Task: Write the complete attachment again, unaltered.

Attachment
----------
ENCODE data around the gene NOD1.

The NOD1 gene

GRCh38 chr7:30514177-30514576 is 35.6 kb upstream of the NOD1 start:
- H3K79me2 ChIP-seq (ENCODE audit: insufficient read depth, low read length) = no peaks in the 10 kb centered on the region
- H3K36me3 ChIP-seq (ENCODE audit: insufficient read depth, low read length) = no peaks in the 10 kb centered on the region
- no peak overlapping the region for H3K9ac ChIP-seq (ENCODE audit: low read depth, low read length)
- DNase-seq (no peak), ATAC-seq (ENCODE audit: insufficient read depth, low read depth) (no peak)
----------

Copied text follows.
ENCODE data around the gene NOD1.

The NOD1 gene

GRCh38 chr7:30514177-30514576 is 35.6 kb upstream of the NOD1 start:
- H3K79me2 ChIP-seq (ENCODE audit: insufficient read depth, low read length) = no peaks in the 10 kb centered on the region
- H3K36me3 ChIP-seq (ENCODE audit: insufficient read depth, low read length) = no peaks in the 10 kb centered on the region
- no peak overlapping the region for H3K9ac ChIP-seq (ENCODE audit: low read depth, low read length)
- DNase-seq (no peak), ATAC-seq (ENCODE audit: insufficient read depth, low read depth) (no peak)